“The implications of this kind of website malfunction are severe, particularly when it affects millions of borrows nationwide,” Foxx said.

In a statement released after the hearing, Justin Hamilton, an Education Department spokesman, said the problem occurred on Oct. 12 and the department has no reason to believe students’ information was misused or accessed by anyone with “malicious intent.”

Congress changed the way student loans are issued last year as part of the law overhauling the nation’s health care system. It essentially stripped banks of their role as middlemen in issuing the loans. All loans are now directly issued by the government. The expectation at the time was that the measure would result in $61 billion in savings over a decade. The billions saved are to pay for Pell Grants, provide resources to community and historically black colleges, help reduce the deficit and offset expenses from the health care legislation.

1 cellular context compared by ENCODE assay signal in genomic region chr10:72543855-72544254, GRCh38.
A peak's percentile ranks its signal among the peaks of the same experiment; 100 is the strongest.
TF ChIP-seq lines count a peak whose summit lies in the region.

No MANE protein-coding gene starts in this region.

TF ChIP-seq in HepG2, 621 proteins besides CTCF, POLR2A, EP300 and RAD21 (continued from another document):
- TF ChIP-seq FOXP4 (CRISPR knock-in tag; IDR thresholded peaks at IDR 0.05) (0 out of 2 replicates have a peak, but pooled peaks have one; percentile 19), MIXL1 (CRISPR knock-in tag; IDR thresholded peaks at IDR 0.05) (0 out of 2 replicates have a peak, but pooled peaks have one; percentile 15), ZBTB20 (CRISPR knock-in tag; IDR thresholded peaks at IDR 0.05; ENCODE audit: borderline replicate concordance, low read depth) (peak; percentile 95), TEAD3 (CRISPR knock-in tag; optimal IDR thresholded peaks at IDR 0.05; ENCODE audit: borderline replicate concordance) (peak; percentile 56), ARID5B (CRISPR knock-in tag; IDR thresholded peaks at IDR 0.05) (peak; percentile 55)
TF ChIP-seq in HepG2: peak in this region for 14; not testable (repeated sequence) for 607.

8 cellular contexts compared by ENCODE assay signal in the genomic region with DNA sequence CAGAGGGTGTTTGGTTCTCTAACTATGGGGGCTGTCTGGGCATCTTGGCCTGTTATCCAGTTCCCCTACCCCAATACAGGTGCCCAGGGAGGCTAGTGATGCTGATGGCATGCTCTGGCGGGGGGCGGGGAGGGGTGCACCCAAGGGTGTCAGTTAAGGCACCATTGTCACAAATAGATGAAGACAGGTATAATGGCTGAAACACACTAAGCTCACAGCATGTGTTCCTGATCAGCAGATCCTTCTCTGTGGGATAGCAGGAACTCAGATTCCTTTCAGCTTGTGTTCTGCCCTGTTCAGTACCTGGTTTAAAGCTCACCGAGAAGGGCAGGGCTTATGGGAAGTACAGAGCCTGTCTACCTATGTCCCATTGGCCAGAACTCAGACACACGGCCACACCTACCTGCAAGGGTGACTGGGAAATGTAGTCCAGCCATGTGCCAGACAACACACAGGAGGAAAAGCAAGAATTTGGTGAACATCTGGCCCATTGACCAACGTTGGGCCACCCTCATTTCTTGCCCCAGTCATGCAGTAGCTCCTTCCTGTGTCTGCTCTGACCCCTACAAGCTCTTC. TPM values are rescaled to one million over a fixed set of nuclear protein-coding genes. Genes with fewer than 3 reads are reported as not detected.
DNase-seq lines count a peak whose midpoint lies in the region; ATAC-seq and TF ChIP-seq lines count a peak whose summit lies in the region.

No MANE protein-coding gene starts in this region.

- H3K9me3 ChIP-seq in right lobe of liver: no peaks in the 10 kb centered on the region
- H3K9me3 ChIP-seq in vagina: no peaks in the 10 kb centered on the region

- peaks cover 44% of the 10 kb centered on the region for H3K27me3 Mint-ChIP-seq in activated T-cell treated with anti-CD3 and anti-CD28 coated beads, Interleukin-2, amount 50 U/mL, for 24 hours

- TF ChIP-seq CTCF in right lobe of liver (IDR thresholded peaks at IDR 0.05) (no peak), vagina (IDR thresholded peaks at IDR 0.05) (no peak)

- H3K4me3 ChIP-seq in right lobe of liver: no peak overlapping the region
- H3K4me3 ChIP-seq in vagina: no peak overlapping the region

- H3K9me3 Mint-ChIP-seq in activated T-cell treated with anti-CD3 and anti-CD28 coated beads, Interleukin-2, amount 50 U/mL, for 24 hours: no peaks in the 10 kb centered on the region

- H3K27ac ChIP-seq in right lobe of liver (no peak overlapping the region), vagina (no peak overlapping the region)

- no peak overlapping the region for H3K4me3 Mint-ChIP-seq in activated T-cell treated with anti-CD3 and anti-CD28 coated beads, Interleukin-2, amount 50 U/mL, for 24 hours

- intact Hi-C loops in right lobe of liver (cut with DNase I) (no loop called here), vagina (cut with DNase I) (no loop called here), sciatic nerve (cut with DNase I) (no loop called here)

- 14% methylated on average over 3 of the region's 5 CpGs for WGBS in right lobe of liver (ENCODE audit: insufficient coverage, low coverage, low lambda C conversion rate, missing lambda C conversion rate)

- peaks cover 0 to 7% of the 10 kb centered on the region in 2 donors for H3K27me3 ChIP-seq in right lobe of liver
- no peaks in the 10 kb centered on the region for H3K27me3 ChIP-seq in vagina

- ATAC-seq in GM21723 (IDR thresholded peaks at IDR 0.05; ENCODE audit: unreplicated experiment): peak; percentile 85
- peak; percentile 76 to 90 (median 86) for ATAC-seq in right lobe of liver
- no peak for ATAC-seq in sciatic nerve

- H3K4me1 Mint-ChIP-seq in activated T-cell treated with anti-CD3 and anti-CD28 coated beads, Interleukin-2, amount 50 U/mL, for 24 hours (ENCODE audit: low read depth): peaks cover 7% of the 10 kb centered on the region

Runcie said the department uses rigorous security standards but is looking to soon roll out an additional safeguard. He also said the department appreciates suggestions on ways to make its website more user friendly, and plans to make changes.

Overall, Runcie said the transition to the direct loan program has been a success.


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